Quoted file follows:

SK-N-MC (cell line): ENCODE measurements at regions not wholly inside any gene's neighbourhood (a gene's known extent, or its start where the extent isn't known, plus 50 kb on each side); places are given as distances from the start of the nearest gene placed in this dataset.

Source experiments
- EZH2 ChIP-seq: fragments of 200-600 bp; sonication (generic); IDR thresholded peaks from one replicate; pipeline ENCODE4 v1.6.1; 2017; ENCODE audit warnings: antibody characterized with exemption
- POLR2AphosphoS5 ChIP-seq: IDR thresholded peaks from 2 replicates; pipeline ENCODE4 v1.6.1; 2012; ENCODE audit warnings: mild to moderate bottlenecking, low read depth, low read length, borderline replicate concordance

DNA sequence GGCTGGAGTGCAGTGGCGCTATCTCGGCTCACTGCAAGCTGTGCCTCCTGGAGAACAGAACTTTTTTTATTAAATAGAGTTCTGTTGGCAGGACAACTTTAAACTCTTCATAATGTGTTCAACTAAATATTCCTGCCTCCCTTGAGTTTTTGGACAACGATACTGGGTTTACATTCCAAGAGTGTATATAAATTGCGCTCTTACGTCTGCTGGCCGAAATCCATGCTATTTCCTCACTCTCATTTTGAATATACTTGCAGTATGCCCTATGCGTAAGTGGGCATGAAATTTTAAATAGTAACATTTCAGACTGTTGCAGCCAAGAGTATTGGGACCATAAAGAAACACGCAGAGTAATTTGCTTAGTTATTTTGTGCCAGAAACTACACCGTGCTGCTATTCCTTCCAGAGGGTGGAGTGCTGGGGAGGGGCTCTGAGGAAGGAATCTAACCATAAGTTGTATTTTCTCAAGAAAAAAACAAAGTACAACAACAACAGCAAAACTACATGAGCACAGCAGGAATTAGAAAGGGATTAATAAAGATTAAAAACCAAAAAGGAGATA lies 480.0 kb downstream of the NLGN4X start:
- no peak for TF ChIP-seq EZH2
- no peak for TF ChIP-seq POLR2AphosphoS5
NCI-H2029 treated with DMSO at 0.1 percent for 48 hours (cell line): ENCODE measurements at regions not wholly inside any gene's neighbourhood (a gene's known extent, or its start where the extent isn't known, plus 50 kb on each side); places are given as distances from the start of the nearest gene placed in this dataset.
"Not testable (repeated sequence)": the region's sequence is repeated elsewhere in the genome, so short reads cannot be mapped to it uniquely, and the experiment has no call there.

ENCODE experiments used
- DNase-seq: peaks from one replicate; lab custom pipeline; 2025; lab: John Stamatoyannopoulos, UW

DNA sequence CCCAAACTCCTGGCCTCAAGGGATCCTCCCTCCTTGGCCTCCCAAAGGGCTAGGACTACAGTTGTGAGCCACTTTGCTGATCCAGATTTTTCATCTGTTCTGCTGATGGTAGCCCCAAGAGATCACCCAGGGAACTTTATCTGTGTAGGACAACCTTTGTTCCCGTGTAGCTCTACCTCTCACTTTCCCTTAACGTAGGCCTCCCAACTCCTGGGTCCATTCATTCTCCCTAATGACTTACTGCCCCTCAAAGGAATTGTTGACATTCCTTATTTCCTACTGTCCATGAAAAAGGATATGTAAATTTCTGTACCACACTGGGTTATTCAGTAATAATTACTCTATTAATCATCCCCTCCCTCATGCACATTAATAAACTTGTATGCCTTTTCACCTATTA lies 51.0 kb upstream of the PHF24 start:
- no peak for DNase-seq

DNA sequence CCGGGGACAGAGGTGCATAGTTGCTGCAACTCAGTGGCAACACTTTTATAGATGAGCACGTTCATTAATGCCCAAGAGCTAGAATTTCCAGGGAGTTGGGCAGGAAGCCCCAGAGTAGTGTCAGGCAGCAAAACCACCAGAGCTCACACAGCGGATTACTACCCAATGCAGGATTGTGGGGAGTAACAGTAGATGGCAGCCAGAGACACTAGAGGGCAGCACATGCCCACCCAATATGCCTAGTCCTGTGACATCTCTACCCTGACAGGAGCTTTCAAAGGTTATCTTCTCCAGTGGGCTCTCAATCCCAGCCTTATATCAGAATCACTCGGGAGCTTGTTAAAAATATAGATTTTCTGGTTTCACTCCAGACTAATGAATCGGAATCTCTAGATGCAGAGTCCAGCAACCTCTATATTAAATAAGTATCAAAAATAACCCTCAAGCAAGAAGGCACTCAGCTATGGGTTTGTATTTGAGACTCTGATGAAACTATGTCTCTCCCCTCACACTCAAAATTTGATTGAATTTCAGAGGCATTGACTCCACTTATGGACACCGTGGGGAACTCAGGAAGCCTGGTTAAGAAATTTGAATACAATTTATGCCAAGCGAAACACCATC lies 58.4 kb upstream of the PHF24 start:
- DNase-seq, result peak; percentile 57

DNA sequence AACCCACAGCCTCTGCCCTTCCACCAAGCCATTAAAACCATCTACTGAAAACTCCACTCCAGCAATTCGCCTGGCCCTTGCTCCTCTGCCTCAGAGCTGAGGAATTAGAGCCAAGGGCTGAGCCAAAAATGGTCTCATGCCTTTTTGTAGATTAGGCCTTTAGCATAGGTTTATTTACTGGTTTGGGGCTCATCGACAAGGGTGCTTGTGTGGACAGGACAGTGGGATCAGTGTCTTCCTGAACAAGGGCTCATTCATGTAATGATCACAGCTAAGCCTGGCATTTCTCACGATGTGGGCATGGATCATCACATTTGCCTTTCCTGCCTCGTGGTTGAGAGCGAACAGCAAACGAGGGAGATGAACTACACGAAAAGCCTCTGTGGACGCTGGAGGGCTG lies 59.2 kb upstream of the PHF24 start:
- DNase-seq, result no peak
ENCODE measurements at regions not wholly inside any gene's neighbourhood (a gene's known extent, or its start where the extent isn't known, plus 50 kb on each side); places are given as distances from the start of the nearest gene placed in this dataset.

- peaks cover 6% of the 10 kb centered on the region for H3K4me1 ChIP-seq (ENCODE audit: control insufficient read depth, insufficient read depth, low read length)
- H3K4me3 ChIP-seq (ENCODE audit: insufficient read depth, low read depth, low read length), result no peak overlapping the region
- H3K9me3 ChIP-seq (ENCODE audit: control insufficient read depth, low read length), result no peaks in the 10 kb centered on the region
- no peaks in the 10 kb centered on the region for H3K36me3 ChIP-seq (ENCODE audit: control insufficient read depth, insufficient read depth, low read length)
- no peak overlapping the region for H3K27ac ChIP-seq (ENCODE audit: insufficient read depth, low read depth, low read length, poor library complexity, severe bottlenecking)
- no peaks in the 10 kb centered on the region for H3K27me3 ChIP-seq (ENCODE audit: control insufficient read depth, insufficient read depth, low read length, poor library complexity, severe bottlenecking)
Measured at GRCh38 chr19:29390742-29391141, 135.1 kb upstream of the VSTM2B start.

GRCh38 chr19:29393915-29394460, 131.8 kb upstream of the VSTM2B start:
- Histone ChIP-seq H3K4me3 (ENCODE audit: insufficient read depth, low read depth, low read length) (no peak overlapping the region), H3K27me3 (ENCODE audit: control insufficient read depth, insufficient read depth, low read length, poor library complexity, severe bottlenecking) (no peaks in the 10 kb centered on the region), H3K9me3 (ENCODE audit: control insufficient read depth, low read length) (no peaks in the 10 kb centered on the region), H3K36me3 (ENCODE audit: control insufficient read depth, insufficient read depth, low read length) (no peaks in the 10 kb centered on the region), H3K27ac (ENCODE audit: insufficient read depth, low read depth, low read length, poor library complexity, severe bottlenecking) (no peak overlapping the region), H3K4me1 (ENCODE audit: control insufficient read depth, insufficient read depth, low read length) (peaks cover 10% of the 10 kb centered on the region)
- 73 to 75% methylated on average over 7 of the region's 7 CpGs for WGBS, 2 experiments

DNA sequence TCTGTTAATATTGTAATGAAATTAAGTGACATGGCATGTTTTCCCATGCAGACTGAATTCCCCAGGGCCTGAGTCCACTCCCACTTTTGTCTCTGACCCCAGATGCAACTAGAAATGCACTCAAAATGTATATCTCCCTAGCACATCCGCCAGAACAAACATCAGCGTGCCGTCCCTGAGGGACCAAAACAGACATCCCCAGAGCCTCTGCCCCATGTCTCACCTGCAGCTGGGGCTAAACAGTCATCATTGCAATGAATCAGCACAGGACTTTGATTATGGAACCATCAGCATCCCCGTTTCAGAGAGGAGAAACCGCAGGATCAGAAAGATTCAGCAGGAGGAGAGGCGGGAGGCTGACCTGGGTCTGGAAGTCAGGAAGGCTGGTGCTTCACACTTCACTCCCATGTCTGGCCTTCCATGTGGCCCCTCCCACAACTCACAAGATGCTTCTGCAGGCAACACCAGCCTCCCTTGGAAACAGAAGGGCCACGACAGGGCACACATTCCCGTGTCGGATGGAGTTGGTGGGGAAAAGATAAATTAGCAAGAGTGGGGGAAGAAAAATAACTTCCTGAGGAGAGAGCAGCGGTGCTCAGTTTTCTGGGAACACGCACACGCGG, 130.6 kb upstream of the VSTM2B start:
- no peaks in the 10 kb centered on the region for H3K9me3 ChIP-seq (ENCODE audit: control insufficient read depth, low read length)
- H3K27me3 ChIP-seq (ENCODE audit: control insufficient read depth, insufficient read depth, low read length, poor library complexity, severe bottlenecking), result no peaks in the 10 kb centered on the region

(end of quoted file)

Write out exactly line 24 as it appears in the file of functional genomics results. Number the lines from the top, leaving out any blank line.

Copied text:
- no peaks in the 10 kb centered on the region for H3K27me3 ChIP-seq (ENCODE audit: control insufficient read depth, insufficient read depth, low read length, poor library complexity, severe bottlenecking)